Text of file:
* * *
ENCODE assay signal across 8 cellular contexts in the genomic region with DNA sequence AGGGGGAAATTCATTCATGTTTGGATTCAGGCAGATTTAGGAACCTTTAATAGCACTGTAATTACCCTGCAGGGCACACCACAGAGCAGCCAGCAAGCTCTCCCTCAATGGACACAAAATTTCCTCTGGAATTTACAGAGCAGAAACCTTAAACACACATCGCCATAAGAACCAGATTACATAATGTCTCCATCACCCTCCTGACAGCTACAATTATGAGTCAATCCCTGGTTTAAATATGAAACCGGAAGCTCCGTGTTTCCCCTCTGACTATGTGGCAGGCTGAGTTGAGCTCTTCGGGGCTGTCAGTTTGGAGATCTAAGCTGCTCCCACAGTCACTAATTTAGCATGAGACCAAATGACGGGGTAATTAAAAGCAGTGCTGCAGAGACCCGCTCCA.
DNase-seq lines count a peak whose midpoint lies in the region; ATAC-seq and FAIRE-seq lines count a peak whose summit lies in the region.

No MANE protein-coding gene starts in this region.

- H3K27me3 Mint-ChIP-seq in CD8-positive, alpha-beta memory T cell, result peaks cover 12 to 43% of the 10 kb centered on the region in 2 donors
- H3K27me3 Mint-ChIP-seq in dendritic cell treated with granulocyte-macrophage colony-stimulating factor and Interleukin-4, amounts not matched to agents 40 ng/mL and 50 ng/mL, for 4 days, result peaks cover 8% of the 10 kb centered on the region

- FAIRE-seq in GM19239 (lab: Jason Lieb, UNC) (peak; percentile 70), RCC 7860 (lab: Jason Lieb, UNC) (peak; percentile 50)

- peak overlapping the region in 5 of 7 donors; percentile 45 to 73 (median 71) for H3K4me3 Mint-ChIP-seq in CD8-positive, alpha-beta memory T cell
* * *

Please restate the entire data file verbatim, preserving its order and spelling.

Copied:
ENCODE assay signal across 8 cellular contexts in the genomic region with DNA sequence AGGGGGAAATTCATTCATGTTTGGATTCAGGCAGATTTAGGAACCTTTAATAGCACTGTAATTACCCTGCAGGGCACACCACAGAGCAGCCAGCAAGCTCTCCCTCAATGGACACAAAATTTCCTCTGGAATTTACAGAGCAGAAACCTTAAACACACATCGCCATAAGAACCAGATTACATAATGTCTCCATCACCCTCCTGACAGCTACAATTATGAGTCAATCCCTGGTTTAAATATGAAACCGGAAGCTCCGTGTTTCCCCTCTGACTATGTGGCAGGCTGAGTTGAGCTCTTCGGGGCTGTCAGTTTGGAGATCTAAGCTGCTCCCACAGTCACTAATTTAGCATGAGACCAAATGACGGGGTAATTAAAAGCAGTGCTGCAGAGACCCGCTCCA.
DNase-seq lines count a peak whose midpoint lies in the region; ATAC-seq and FAIRE-seq lines count a peak whose summit lies in the region.

No MANE protein-coding gene starts in this region.

- H3K27me3 Mint-ChIP-seq in CD8-positive, alpha-beta memory T cell, result peaks cover 12 to 43% of the 10 kb centered on the region in 2 donors
- H3K27me3 Mint-ChIP-seq in dendritic cell treated with granulocyte-macrophage colony-stimulating factor and Interleukin-4, amounts not matched to agents 40 ng/mL and 50 ng/mL, for 4 days, result peaks cover 8% of the 10 kb centered on the region

- FAIRE-seq in GM19239 (lab: Jason Lieb, UNC) (peak; percentile 70), RCC 7860 (lab: Jason Lieb, UNC) (peak; percentile 50)

- peak overlapping the region in 5 of 7 donors; percentile 45 to 73 (median 71) for H3K4me3 Mint-ChIP-seq in CD8-positive, alpha-beta memory T cell